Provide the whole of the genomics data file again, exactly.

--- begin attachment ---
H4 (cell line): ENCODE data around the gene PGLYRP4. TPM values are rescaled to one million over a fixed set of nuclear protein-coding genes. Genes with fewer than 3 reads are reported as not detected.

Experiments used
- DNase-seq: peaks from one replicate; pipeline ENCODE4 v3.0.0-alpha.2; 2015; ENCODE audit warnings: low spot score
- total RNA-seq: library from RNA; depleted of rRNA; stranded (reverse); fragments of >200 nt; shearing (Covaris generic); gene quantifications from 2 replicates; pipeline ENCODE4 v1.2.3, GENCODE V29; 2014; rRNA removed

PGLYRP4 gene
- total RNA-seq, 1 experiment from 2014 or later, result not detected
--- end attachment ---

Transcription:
H4 (cell line): ENCODE data around the gene PGLYRP4. TPM values are rescaled to one million over a fixed set of nuclear protein-coding genes. Genes with fewer than 3 reads are reported as not detected.

Experiments used
- DNase-seq: peaks from one replicate; pipeline ENCODE4 v3.0.0-alpha.2; 2015; ENCODE audit warnings: low spot score
- total RNA-seq: library from RNA; depleted of rRNA; stranded (reverse); fragments of >200 nt; shearing (Covaris generic); gene quantifications from 2 replicates; pipeline ENCODE4 v1.2.3, GENCODE V29; 2014; rRNA removed

PGLYRP4 gene
- total RNA-seq, 1 experiment from 2014 or later, result not detected